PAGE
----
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Sunday, April 20, 2014

Jimmy Allgood

Officials: Stay off roads

So far this year, Oxford has seen its fourth snowiest winter ever, according to Marlene Mickelson, hydrometeorological technician with the NWS. The record is 20 inches of snow from December to February in 1985-86.

Wednesday’s 5 inches of snow shut down schools in Oxford and Lafayette County. Freezing temperatures caused roads to be covered in ice. Officials don’t expect the roads to improve much throughout the day. (February 10, 2011, Page 1)

Snow Again?

Schools let out and the community is bracing for wintry weather for the rest of today with the weekend set for sunnier skies. (February 9, 2011, Page 1)

Quake threat real

Officials from MEMA, the Federal Emergency Management Agency, local emergency managers from surrounding counties, the U.S. Department of Homeland Security and other emergency response agencies have been attending the Earthquake Mid-Term Planning Conference this week in Oxford to discuss the state’s preparedness for earthquakes and the threats posed to north Mississippi as part of Earthquake Awareness Week. (January 21, 2011, Page 1A, 5A)

Good marks for storm response

With Sunday’s snow fall being the most this area has seen at one time in more than 20 years, city and county officials have reviewed how they responded and decided their crews did a fine job overall. (January 12, 2011, Page 1A, 10A)

Winter storm packs wallop

Oxford and Lafayette County residents woke up to a winter wonderland this morning, after a winter storm dumped close to 9 inches in some parts of the community. (more…) (January 10, 2011, Page 1)

Is snow headed our way?

City and county crews are gearing up to prepare for what could be the worst snow storm since 1988, according to the National Weather Service..

Snow is expected to move into the area around Sunday afternoon, with it getting increasingly heavy after 6 p.m., said meteorologist Ryan Husted with the National Weather Service. About 3 to 5 inches of snow are expected, however, Husted said if snow bands settle on top of Oxford, more than 6 inches could fall in the LOU area. (January 7, 2011, Page 1A)

Oxford spared icy roads

With dozens of schools closing in neighboring north Mississippi counties due to icy roadways and two weather-related deaths reported this morning, Lafayette County was spared the worst of the dangerous wintry mix this morning. Lafayette County Road Manager Jerry Haynie and his road crew took to the roads at 5 this morning checking for icy accumulations on county roads.

The temperature hung around 32 degrees this morning, causing some icy patches to form on local roads, but not enough to cause traffic problems in Oxford and Lafayette County. The Mississippi Department of Transportation noted bridges in Lafayette County were starting to ice over at 7 this morning on its website, wwwgomdot.com. (December 15, 2010, Page 1A)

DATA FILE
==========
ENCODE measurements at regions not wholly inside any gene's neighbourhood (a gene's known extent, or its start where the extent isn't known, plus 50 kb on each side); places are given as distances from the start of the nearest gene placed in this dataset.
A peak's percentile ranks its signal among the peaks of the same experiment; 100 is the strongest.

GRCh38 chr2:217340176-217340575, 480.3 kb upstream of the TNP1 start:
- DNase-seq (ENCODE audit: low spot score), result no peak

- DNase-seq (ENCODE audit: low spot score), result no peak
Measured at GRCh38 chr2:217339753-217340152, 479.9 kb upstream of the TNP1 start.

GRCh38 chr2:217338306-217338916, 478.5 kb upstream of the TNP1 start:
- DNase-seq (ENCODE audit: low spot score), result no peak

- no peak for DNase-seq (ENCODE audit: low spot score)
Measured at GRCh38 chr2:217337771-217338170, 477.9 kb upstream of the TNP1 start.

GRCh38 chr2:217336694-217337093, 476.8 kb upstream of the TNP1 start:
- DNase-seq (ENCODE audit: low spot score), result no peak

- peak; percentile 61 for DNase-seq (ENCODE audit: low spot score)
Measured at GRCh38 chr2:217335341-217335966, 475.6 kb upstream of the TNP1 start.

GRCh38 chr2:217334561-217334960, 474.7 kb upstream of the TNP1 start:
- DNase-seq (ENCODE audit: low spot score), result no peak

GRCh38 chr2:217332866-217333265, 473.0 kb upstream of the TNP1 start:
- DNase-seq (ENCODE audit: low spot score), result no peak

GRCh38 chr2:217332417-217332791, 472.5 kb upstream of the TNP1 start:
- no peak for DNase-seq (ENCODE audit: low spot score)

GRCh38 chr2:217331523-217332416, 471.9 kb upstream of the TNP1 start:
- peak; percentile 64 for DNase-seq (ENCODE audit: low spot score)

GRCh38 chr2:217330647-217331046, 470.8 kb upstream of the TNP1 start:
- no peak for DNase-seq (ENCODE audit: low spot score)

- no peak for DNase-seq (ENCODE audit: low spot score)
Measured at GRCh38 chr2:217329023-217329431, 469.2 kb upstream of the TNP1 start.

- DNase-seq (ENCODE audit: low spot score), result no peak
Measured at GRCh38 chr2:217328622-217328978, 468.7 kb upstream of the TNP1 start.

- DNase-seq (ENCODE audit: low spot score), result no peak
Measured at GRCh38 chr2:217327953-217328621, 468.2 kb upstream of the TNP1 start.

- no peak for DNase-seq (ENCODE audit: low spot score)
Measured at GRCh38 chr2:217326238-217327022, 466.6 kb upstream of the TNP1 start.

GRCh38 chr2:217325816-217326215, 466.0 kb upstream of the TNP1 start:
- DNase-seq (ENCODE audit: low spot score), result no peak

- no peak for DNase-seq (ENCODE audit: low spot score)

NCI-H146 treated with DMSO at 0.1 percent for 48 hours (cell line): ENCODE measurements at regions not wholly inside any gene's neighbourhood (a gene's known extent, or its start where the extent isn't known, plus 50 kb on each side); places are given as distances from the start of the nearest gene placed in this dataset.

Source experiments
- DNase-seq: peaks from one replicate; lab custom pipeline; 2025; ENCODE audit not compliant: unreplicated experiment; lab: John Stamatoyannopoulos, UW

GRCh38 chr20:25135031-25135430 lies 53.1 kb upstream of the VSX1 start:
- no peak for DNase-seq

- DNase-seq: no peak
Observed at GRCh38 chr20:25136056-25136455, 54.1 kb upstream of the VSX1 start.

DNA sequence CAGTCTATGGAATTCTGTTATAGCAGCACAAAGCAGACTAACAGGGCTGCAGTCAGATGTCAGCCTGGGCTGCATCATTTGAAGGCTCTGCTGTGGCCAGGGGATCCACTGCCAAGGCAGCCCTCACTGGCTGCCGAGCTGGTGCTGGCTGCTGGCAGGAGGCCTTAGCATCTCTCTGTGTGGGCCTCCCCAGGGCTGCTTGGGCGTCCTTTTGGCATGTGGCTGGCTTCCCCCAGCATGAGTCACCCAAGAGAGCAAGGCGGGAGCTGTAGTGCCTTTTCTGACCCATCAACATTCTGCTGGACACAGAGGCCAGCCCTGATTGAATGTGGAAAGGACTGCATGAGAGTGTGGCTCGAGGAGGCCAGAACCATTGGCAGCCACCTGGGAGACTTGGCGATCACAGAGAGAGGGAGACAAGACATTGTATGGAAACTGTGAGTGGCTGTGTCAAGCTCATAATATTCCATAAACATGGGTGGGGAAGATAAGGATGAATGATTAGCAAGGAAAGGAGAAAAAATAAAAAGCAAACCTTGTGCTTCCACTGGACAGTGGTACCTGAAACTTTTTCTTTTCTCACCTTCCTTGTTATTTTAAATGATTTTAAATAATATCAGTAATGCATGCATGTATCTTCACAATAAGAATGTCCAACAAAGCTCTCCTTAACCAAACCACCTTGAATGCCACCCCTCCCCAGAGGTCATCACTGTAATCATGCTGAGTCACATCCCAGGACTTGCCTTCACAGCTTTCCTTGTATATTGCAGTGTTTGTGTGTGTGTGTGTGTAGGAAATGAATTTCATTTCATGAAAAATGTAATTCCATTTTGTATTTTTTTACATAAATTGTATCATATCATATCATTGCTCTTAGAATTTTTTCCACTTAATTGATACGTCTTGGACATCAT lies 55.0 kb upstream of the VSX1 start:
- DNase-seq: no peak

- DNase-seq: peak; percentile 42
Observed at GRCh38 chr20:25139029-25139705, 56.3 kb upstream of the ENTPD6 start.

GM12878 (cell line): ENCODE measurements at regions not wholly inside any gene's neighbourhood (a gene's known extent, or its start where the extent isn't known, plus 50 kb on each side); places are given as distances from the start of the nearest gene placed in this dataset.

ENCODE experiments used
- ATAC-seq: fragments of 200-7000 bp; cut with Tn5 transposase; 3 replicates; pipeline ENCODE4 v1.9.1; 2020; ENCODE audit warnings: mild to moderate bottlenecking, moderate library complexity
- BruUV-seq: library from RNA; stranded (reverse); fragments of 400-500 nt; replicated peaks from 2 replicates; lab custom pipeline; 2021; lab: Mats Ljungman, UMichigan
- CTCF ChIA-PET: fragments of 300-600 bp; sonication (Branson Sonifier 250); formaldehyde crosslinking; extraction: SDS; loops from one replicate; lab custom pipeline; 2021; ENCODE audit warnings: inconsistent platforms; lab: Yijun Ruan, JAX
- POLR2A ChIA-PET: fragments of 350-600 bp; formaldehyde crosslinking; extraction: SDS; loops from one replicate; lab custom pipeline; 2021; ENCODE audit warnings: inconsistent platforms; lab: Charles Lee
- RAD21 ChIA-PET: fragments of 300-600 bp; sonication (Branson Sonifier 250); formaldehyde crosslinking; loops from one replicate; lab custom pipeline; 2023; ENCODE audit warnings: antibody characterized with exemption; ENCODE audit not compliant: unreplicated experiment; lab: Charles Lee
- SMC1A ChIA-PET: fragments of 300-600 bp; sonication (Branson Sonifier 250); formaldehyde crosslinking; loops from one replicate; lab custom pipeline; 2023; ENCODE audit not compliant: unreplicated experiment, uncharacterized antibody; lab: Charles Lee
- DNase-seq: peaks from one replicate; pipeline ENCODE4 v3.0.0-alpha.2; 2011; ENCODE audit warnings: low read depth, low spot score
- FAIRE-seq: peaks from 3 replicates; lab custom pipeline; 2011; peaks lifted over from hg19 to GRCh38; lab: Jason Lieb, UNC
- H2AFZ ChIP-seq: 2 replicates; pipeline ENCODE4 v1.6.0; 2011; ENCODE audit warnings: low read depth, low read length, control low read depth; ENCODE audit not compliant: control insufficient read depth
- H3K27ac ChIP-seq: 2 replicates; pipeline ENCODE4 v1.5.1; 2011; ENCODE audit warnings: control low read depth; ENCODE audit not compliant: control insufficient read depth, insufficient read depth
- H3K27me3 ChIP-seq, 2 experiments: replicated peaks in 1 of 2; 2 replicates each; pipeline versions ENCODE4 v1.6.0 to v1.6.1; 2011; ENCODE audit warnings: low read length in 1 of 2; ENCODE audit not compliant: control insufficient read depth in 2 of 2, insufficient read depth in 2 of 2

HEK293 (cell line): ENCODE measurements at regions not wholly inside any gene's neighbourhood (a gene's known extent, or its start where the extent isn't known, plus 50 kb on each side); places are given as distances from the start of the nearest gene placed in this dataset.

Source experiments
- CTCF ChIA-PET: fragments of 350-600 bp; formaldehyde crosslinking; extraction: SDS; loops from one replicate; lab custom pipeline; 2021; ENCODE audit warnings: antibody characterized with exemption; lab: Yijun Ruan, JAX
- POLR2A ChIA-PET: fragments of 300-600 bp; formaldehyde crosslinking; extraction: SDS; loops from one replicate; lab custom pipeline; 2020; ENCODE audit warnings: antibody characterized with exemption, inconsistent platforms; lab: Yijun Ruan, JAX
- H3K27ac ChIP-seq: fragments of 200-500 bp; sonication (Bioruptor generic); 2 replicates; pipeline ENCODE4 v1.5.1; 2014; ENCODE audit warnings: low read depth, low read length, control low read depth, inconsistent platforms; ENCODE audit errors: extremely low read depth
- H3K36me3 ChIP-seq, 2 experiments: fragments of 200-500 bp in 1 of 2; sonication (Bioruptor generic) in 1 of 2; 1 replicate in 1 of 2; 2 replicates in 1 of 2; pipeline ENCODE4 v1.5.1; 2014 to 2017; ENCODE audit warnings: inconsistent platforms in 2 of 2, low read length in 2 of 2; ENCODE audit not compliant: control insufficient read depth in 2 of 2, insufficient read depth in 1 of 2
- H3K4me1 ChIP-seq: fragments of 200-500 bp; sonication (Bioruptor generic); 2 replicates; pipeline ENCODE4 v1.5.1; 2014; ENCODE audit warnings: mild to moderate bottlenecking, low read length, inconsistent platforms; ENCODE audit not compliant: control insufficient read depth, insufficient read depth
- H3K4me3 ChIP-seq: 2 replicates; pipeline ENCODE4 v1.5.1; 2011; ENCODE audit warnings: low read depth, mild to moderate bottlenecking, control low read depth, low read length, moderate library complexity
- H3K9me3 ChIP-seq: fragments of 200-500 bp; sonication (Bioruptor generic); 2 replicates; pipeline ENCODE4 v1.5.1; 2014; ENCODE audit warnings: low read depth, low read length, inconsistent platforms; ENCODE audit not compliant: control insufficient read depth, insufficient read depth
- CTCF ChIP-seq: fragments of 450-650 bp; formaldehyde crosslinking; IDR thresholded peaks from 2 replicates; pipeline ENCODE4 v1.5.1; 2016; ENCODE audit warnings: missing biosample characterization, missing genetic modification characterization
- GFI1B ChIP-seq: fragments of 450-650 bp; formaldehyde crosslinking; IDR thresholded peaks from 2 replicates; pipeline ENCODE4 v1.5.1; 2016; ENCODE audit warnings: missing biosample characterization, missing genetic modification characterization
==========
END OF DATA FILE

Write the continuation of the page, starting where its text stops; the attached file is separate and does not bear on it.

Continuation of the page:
Worst of storm misses Lafayette County

A strong storm cell that wreaked havoc in some parts of Mississippi took it easier on Lafayette County, according to emergency management officials.

No local reports have been made of damage due to the high winds associated with Monday night’s storm, said Oxford Emergency Coordinator Jimmy Allgood.

In Lafayette County, Emergency Coordinator David Shaw said his office received a few reports of some trees being blown down. (November 30, 2010, Page 1)

MRC looking for volunteers

While a national program, the local North Centeral Medical Reserve Corps was founded locally about a year ago and is partnered with the city of Oxford, the University of Mississippi and Baptist Memorial Hospital-North Mississippi. MRC was given federal money to start the program that is under Oxford’s Retired Senior Volunteer Program umbrella.

MRC volunteers will assist in medical disaster operations during times of emergency and participate throughout the year doing public education programs that will touch on subjects such as pandemic flues, disaster preparedness and good health topics.

MRC is holding an information meeting at 9 a.m. Tuesday at the Oxford Activity Center in hopes of recruiting more volunteers for its program. (October 25, 2010, Page 2A)

State-wide twister training Wednesday

Most people think of tornados wreaking havoc in the spring as warm air coming up from the gulf tangles with the cold air left over from the winter.

However, November is another peak time for tornados to strike north Mississippi as the incoming cold fronts from the north greet the warmer air left over from the summer months.

To keep Mississippians on their toes and avoid injury during possible fall tornados, the Mississippi Emergency Management Agency will conduct a statewide tornado drill Wednesday to make sure all residents are prepared.

The National Weather Service offices will conduct the tornado drill using the National Oceanic and Atmospheric Administration weather radio routine weekly test at 9:15 a.m. Wednesday. (October 19, 2010, Page 1)

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